Saturday
October 25, 2014

NAR: Home-Price Slowdown Shows 'Healthier' Market

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NAR: Home-Price Slowdown Shows 'Healthier' Market

Though the growth in national median home prices slowed in the second quarter of this year, it's a sign that the market is returning to more sustainable levels, according to the latest quarterly report by the National Association of REALTORS®.

Out of 173 metropolitan areas surveyed, 71 percent showed increases in the median price of existing single-family homes, down from 74 percent in the first quarter. Twenty-seven percent of metro markets reported lower median prices in the second quarter.

Home Prices Soar

Only 19 areas saw double-digit increases in price, a significant drop from the 37 areas that experienced the same in the first quarter.

The slowdown in home-price appreciation should ultimately benefit buyers and sellers, says Lawrence Yun, NAR's chief economist.

“At this slower but healthier rate, home owners can continue steadily building equity,” Yun says. “Meanwhile, for buyers, increased supply with moderate price gains is giving them better opportunities to choose.”

Despite the price stabilization and overall increase in supply, some markets — especially those on the West Coast, where California alone claims four of the five most expensive housing markets in the country — are still experiencing sharp price increases due to inventory shortages. 

“New construction for ownership housing and rentals is needed to alleviate price and rent pressures and accommodate their growing populations,” Yun said.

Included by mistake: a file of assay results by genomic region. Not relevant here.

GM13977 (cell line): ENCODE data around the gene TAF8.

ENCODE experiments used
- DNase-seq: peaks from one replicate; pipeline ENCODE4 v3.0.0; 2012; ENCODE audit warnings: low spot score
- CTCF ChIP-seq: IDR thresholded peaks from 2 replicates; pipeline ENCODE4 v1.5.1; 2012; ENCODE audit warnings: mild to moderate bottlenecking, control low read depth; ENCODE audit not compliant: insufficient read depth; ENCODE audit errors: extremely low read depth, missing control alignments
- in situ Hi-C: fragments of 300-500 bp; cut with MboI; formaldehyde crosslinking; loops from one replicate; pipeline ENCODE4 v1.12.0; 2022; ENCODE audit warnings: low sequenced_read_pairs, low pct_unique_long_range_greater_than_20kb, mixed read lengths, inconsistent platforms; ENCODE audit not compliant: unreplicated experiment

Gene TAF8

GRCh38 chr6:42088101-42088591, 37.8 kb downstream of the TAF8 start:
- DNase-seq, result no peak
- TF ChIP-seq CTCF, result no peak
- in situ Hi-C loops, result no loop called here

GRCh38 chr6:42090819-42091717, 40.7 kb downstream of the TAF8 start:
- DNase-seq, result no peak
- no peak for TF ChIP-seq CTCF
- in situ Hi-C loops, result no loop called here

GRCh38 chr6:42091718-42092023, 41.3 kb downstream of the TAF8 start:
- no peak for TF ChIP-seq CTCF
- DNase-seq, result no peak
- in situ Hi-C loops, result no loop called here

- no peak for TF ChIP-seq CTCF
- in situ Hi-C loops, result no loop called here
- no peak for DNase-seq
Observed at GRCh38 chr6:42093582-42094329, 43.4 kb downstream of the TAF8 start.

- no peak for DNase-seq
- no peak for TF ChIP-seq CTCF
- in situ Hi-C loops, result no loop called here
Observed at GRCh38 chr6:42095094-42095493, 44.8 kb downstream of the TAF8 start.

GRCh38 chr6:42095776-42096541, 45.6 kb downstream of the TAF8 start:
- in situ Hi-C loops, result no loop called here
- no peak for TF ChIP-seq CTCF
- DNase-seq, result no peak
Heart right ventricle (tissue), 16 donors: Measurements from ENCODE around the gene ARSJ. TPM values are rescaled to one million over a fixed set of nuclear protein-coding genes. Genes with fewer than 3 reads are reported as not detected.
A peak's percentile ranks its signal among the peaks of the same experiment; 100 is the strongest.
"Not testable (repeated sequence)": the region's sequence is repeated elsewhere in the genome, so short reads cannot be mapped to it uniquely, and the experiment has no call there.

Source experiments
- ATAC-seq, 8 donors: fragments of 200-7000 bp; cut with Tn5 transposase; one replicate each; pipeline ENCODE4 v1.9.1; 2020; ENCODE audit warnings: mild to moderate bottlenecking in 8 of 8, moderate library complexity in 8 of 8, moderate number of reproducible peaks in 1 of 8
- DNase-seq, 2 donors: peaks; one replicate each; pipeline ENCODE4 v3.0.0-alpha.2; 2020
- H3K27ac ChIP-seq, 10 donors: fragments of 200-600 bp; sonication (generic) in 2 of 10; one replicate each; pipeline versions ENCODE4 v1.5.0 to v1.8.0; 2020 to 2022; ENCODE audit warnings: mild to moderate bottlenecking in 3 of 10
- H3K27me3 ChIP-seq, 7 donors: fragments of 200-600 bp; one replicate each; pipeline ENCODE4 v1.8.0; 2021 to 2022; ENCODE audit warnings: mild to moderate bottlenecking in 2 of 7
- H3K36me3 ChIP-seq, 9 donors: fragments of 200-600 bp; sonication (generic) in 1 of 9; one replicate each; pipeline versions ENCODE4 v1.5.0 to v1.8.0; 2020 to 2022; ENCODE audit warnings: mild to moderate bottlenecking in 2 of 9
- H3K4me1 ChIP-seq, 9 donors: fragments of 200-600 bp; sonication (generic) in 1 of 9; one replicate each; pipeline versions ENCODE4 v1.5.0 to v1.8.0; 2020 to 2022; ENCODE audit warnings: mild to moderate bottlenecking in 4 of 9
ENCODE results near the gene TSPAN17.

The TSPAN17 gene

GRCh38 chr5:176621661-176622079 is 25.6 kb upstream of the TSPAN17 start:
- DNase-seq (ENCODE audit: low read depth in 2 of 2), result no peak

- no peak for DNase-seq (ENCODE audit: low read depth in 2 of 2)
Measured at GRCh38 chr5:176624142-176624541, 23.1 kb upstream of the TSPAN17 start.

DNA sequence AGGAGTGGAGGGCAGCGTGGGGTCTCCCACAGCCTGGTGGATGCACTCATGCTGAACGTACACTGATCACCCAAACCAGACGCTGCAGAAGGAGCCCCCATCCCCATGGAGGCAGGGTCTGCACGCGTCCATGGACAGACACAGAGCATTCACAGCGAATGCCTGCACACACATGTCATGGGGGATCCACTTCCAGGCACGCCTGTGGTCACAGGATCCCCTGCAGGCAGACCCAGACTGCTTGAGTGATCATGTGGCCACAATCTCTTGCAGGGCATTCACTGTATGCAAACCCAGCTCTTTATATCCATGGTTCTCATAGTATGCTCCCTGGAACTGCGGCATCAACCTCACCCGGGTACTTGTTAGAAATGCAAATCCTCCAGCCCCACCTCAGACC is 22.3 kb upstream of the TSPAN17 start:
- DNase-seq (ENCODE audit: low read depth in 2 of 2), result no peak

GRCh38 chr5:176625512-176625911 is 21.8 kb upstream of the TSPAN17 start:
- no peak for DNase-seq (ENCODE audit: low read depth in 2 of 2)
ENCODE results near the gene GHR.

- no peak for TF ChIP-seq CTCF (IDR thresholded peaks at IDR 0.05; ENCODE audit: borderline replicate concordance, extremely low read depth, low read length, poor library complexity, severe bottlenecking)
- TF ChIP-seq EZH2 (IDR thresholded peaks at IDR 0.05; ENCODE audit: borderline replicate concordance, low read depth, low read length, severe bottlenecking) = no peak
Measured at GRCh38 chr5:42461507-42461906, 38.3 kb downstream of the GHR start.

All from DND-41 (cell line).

The national median price for an existing single-family home was $212,400 in the second quarter, compared to $203,400 during the same time last year. For existing condos, the national median price in the 62 areas surveyed was $211,100 in the second quarter, a 5.9 percent increase from a year ago.

Four California metros — San Jose, San Francisco, Anaheim-Santa Ana, and San Diego — as well as Honolulu reported the highest existing single-family home prices, with a median of $899,500. In the five lowest-cost metro areas — Youngstown-Warren-Boardman, Ohio; Elmira, N.Y.; Rockford, Ill.; Decatur, Ill.; and Toledo, Ohio — the median home price was $78,600.

In the second quarter of 2014, 2.30 million existing homes were available for sale, up by 6.5 percent compared to the second quarter of 2013.

NAR President Steve Brown says REALTORS® are reporting faster sales in the second quarter of 2014 than in the first quarter, even with the increase in supply.

“The improving economy and lower interest rates are increasing the pool of interested buyers,” he says.

However, Brown says that despite an improving economy, competition among buyers is still tight and all-cash offers are still common.

“This inevitably is causing hesitation for some first-time buyers, who are more likely to have lower down payments and need to secure financing amidst tight credit conditions,” Brown says.

Source: NAR